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The Beatles rehearse before they made music history on The Ed Sullivan Show, February 1964.

HO/CBS Photo Archive

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I once heard it said that the best hockey players are the ones who were playing when we were 12 years old. We make our heroes, any kind of heroes, at that age. Those who come after are deficient. And even though our heroes become merely human over time, something of that initial devotion continues to glow in our hearts.

Sometimes, the fallen heroes of our youth find new life in the devotion of our children. The young can raise and build on what we may have abandoned in disappointment, betrayal or the drudgery of simply getting on with our lives.

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The heroes I speak of are the Beatles. Who else would it be – the Toronto Maple Leafs?

Unlike the bitter herbs served annually to their fans by the Leafs, the feast offered by the Beatles hasn't spoiled over time for new teenaged fans. My daughter and many of her friends are among their number.

Of all the bands of the British Invasion, the Beatles are the ones who prevailed in the hearts of their original fans, and of those fans' children. But this wasn't inevitable.

If, like me, you were a kid in those guitar-jangling days of the 1960s, you may remember that band loyalty could engender conflicts as fierce as political partisanship or mother insults.

Everyone had their favourites – the Beatles, the Dave Clark Five, Gerry and the Pacemakers, the Rolling Stones, the Animals – and if that favourite didn't match yours, there was no agreeing to disagree. The band was a religion, and unbelievers were not welcome.

Believing was easy, for I watched that Promethean event, the Beatles' first performance on The Ed Sullivan Show in 1964. Something as elemental as fire had been given that night to millions of youngsters, and the wisdom attached to it was simple: Tell someone you want to hold their hand.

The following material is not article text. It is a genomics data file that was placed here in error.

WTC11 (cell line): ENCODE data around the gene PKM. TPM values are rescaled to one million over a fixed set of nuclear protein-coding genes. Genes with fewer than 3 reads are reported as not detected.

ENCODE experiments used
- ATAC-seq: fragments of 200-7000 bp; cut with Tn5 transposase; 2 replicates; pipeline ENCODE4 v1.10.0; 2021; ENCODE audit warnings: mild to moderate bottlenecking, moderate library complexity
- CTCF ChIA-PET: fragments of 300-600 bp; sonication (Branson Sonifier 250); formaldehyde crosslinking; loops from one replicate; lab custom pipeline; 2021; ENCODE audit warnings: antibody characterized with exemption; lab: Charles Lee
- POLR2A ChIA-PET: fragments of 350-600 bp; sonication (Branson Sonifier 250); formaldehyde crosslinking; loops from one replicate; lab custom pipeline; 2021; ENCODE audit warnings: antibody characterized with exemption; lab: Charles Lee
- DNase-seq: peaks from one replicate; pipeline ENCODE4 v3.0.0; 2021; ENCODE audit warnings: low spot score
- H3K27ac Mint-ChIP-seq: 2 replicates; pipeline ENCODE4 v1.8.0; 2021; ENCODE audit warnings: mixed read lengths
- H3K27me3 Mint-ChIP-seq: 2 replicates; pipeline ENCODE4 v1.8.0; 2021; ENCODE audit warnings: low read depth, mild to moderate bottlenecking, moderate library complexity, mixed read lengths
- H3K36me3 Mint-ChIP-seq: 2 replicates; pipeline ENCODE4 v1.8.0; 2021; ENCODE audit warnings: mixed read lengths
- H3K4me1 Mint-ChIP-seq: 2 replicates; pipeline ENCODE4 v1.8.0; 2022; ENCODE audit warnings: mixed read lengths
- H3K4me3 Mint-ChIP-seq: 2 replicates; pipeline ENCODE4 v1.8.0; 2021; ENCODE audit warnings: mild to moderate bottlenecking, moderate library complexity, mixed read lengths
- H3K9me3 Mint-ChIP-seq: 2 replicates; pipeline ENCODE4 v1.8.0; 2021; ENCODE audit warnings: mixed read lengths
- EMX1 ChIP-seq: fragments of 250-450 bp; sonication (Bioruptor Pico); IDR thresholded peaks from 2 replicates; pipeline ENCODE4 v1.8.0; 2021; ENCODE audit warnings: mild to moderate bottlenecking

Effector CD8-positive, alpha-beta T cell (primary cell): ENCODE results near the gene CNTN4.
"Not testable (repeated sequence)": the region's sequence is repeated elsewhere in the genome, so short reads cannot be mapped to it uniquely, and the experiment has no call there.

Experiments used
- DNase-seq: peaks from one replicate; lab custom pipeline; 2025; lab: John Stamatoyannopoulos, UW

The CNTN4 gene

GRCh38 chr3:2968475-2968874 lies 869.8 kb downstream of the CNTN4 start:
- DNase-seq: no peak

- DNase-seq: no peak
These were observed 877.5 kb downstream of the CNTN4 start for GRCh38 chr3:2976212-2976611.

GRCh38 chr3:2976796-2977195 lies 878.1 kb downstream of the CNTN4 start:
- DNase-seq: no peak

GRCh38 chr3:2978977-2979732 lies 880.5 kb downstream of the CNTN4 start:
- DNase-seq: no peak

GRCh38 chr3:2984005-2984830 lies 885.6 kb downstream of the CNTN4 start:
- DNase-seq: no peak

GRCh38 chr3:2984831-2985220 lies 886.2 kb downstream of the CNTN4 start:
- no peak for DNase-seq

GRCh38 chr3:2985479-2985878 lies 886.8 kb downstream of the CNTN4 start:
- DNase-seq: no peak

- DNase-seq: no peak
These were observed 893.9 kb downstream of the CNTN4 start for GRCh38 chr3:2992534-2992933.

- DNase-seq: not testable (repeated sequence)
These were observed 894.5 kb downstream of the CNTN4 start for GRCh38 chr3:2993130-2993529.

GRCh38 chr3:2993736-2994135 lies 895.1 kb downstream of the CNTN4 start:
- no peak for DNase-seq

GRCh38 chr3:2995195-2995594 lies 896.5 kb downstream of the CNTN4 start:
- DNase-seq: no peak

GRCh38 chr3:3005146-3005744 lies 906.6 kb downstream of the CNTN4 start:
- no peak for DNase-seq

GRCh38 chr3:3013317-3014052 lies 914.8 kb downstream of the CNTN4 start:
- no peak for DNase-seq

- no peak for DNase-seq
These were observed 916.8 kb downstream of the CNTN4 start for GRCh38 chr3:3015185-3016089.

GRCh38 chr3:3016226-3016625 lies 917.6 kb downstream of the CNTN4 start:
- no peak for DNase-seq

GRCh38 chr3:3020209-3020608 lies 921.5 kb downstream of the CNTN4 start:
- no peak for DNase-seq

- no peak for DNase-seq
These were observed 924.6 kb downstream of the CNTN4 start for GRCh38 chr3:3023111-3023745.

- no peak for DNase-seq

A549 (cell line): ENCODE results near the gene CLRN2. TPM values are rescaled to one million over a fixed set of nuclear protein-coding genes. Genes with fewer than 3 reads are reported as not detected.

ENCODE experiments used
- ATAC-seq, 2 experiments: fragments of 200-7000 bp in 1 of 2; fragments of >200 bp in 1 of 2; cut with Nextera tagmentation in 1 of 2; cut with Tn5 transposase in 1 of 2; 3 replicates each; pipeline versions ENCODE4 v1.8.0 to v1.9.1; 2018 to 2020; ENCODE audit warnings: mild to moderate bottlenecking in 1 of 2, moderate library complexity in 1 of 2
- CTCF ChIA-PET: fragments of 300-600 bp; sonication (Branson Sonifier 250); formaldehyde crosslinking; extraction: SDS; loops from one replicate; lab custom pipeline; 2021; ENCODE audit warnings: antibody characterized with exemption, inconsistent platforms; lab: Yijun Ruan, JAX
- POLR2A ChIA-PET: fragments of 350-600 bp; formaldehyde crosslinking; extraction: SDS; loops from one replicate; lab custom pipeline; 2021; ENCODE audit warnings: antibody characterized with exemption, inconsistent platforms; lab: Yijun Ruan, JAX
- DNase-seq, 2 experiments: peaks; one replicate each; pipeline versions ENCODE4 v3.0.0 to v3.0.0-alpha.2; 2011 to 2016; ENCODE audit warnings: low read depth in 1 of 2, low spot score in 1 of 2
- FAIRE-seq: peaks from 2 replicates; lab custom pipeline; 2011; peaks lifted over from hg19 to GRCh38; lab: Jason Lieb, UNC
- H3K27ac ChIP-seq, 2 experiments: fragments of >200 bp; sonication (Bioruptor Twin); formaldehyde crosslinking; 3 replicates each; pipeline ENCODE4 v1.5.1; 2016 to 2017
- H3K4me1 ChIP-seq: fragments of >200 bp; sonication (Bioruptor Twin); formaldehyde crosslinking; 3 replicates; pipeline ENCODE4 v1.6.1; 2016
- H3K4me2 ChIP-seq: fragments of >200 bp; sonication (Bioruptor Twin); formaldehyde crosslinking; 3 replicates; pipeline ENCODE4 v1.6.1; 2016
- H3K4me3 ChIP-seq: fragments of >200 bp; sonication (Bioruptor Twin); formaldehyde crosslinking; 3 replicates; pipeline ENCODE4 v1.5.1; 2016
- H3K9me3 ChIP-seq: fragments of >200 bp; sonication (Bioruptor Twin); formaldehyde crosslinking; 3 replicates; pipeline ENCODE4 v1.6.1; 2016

I adopted Beatles songs as my creed, and tried to catechize my friends by quoting the lyrics at length.

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They tolerated this because the Beatles were the acknowledged kings of rock'n'roll, even if some would rather have Elvis, the King in exile, as their master.

Like many proselytizers, I made few converts, but I was certain of the righteousness of my cause.

My arrogance, however, was bound to be burst. Being on the side of the best is easy, like pulling for the team that's already ahead in the game.

Corporate America conspired against me when it set about to create an answer to the Beatles. I say "create" because, unlike the Beatles, whose music developed organically among four friends, this new band was manufactured through a casting call to be America's answer to the Fab Four. They were the Monkees, and their songs went immediately to No. 1 on the charts.

I was left scrambling. Friends and enemies alike, Beatles-lovers and Beatles-haters, turned to this new music. I protested that the Monkees didn't write their own songs or play their own instruments. No matter. My peers started to follow a false god.

Abandoned to a teenybopper wilderness, I writhed in frustration. A showdown was inevitable. One Saturday, in someone's backyard, an argument exploded about which band's songs were better. Then it happened. One of the neighbourhood girls called out: "You know, the Beatles swear!"

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Ignoring the ad hominem nature of her argument, I denied this. I could believe it of the Rolling Stones, the guys who rhapsodized concupiscence in Satisfaction, but not of the guys who pined sentimentally in Yesterday or courageously sang of their insecurity in Help!

But a friend reluctantly turned to me and said: "It's true, Mark. They do swear."

Where I came from, swearing was as forbidden as littering and excessive idling are today. Only true reprobates swore. Swearing wasn't as it is now: a form of punctuation or the default vocabulary for the imperative mood. The debate was over. I couldn't defend swearers.

Downcast, I imagined the taciturn George Harrison gleefully repeating the f-word while recording the soaring guitar solo on And Your Bird Can Sing.

I became an apostate. I bought some Monkees records and learned the words. But it had the inauthenticity of a forced conversion. I had to find a way to live as a sadder, wiser Beatles fan. And worse Beatle revelations were to come for this young naif – drugs, divorce, breakup.

But complete atonement has come by way of my daughter and millions of other latter-day Beatles fans.

The music obviously comes from the pure of heart if it can speak to the hearts of new generations of wonderful kids. And these kids don't have to worry about defending their heroes from off-hand remarks about religion or seeing them arrested for drug possession.

The Beatles' music, with its restorative powers, is now all that matters. As for their swearing, I have decided to let it be.

Mark Harding lives in Toronto.

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